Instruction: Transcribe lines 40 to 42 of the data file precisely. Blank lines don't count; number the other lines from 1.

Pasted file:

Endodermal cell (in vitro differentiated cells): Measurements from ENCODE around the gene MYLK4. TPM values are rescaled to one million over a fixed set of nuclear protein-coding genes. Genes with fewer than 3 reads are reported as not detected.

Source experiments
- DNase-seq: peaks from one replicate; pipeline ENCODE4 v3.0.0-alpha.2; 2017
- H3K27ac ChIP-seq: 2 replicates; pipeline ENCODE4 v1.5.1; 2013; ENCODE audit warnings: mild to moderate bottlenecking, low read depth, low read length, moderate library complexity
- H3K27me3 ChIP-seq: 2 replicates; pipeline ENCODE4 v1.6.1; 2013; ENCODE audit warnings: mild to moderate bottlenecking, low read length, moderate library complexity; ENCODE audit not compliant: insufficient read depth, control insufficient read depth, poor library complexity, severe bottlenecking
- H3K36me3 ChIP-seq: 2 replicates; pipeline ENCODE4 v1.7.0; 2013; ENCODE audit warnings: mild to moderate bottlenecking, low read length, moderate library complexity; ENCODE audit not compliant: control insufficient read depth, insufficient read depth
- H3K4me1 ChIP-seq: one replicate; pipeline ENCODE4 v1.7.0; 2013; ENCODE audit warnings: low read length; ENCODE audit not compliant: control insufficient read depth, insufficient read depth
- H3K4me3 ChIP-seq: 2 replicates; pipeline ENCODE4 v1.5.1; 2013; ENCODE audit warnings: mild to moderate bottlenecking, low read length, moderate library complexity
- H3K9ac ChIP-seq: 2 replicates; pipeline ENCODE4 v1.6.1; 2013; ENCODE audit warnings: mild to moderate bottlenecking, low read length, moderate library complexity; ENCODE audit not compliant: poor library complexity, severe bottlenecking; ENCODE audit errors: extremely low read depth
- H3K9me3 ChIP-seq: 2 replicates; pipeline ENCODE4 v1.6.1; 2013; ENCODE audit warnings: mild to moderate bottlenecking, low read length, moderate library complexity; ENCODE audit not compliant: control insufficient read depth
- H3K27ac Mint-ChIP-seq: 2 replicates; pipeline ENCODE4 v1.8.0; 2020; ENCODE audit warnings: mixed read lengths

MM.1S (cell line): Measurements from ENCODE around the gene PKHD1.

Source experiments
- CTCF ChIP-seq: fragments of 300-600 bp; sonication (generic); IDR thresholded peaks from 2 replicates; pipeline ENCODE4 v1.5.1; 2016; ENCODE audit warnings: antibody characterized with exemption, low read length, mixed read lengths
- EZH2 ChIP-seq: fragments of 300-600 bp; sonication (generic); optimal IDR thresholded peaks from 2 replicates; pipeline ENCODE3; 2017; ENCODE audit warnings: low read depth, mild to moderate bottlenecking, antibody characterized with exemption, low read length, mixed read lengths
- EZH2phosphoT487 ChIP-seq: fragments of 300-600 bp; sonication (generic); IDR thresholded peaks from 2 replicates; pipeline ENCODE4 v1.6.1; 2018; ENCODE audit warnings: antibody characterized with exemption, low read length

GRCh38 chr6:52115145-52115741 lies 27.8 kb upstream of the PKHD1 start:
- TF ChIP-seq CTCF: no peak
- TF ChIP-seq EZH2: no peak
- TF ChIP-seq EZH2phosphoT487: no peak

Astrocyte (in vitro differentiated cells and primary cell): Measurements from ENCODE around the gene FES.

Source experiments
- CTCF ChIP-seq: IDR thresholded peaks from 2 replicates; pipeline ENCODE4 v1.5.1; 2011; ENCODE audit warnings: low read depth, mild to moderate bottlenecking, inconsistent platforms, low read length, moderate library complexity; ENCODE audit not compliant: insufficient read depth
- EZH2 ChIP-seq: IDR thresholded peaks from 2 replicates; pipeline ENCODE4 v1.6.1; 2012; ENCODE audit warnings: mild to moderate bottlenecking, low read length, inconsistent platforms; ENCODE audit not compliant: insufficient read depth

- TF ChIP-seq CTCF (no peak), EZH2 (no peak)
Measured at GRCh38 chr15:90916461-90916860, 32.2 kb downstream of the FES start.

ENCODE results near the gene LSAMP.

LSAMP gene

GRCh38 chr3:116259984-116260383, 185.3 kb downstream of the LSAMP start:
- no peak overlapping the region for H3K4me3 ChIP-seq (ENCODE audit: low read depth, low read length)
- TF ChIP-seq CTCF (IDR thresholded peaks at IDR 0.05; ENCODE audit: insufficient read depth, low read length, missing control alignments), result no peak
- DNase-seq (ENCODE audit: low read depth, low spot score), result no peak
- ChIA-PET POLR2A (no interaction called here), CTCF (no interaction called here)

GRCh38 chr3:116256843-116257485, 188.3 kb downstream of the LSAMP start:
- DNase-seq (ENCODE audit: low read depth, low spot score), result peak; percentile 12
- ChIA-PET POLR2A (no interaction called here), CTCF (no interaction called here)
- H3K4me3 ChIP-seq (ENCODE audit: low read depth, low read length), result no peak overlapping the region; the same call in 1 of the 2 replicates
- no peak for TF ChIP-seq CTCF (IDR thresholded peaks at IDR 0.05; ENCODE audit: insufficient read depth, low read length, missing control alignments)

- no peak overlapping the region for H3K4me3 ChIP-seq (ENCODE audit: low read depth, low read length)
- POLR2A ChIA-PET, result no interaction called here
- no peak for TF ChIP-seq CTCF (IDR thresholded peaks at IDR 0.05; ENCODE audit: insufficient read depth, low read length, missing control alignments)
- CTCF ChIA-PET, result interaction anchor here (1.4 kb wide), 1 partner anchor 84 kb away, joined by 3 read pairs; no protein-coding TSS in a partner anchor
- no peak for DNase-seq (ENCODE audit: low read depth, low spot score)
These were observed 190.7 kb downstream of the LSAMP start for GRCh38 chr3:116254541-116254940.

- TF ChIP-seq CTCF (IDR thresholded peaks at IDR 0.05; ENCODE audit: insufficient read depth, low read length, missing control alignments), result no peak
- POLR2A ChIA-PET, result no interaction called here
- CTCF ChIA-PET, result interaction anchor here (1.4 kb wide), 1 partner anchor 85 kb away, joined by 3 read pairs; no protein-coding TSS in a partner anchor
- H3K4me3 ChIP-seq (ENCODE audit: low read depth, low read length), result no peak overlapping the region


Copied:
- POLR2A ChIA-PET, result no interaction called here
- no peak for TF ChIP-seq CTCF (IDR thresholded peaks at IDR 0.05; ENCODE audit: insufficient read depth, low read length, missing control alignments)
- CTCF ChIA-PET, result interaction anchor here (1.4 kb wide), 1 partner anchor 84 kb away, joined by 3 read pairs; no protein-coding TSS in a partner anchor